I haven’t mention halogen bulbs (or any of the other weird bulbs like High Intensity Discharge or metal halide) because they are either way too hot (metal halide and halogen) or need special UV coatings (HID) or they are just not appropriate for home use (sodium vapor).  I’ve seen both halogens and metal halides in home use and, no doubt, they pump out light.  But they are just so hot.

    Let’s talk about light for a second.  Light is measured in lumens. A lumen is the total amount of visible light emitted by something.  I won’t go into candelas and steradians here.  But you can get more at Wikipedia if you like.

    When every lamp was an incandescent, it didn’t really matter how they were measured.  A 75W bulb was less bright than a 100W bulb.  But now that we have all these super-efficient bulbs it makes sense to talk about how much light is actually produced by the bulb.

    Now, the industry is using lumens to measure how much light the bulbs produce.  A 60W incandescent lamp may push 800 lumens, while a CFL only needs 15W and an LED only needs 10Ws.  A 10W incandescent is a night light.

    If you are thinking about changing, look at your space and decide if you want more light, about the same, or less light.  Then decide if you want warmer light or cooler light.  If you have 6 60W bulbs in your bathroom, that’s about 4800 lumens.  About 6 10W LEDs will produce the same 4800 lumens.

    One note about this.  LED lights have two properties that need to be taken into consideration.

    The first is that LEDs are highly directional.  Unlike incandescent and CFLs, they only emit light in one direction (usually a hemisphere).  Even incandescent spot lights emit light in all directions, just some is reflected back by a coating on the glass part of the bulb.  So LEDs tend to act as spot lights and, in a certain area, may be brighter than you expect while everywhere else tend to be dimmer than you expect.  They are really good for task lighting (and they don’t get as hot).

    The second is that LEDs are point sources not diffuse sources like the other light bulb types.  You can get some strange effects in water, reflections, and the like with LEDs.  If you’ve ever been underwater and seen the shimmer effect that the sun makes in the water, you know what I’m talking about.  LEDs do that.  It can be unsettling when you first realize it, but you get used to it.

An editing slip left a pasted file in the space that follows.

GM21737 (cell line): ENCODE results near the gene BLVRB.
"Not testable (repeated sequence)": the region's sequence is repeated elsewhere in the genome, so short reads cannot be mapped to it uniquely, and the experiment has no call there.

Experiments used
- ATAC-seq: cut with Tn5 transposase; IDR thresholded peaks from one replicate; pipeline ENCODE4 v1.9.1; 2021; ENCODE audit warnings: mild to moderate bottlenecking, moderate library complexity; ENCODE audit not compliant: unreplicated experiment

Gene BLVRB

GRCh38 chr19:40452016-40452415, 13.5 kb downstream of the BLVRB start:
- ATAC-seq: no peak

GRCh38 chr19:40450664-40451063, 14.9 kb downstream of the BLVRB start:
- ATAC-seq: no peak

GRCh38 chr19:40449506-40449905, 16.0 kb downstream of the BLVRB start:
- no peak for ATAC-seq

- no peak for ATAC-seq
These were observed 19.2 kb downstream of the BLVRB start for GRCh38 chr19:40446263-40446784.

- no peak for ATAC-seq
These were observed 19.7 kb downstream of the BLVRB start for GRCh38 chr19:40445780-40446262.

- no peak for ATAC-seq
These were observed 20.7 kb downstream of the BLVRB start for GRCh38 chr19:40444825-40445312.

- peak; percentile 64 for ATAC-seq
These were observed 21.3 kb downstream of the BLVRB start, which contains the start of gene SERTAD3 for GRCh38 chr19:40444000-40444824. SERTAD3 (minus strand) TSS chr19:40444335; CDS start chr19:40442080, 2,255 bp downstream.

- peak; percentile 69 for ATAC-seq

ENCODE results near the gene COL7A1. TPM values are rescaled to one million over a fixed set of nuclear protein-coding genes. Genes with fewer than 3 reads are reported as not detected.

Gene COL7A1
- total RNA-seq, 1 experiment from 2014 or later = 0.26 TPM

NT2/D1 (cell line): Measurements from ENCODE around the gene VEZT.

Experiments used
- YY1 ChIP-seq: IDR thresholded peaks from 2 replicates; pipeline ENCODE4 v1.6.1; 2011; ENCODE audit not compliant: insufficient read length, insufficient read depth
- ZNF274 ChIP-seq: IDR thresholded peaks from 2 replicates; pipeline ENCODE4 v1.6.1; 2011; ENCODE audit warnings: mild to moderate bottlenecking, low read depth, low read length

Let’s say that I replace those 6 bulbs in my bath room with CFLs.  I need

    6 * 15W bulbs = 90W

    * 4 hours = 360Wh or

    /1000 = 0.36 kWh per day

    * 365 days per year = 131.4 kWh per year

    * $0.10 per kWh = $13.14 per year

    A difference of almost $40 per year in electricity savings.  A good CFL will set me back about $4 per bulb (for a really top of the line one).  The electricity savings alone pays for the bulbs in less than a year.

    Using LED bulbs is roughly the same.  You save an additional $4.00 per year, but the bulbs themselves are much more expensive.  The prices are coming down though.  And they are rated to last 50,000 hours, while CFLs are rated for 10,000 hours and incandescents are rated for about 1,000 hours.  To give you an idea, 50,000 hours is 17 years running 8 hours per day.  I’ve been in our current house for five years and never replaced the CFLs that came with the house, but I’ve replaced every incandescent bulb at least 3 times.

    Here’s my plan for our new house.

    The first thing will be to replace whatever lights that are incandescents with either CFLs or LEDs, depending on the function of the light.  Bathrooms and general light will be CFLs while task lighting, pendants, etc will be LEDs.  As the CFLs need to be replaced, in 5-6 years, I can changes those to LEDs.

    The can lights in the ceiling will be replaced with LEDs immediately.  First, they need to be spot lights rather than flood lights.  Second, can lights run hot anyway and need to be cooler.  Third, they are a pain in the ass to replace and I never want to do that again after the first time.



    * Scoff if you will all you Yankees and Canadians and other people who shovel snow.  I’d like to see you survive 30 days of 110ºF+ in a row.

    Category: EvironmentLifeTechnology


    Article by: Smilodon's Retreat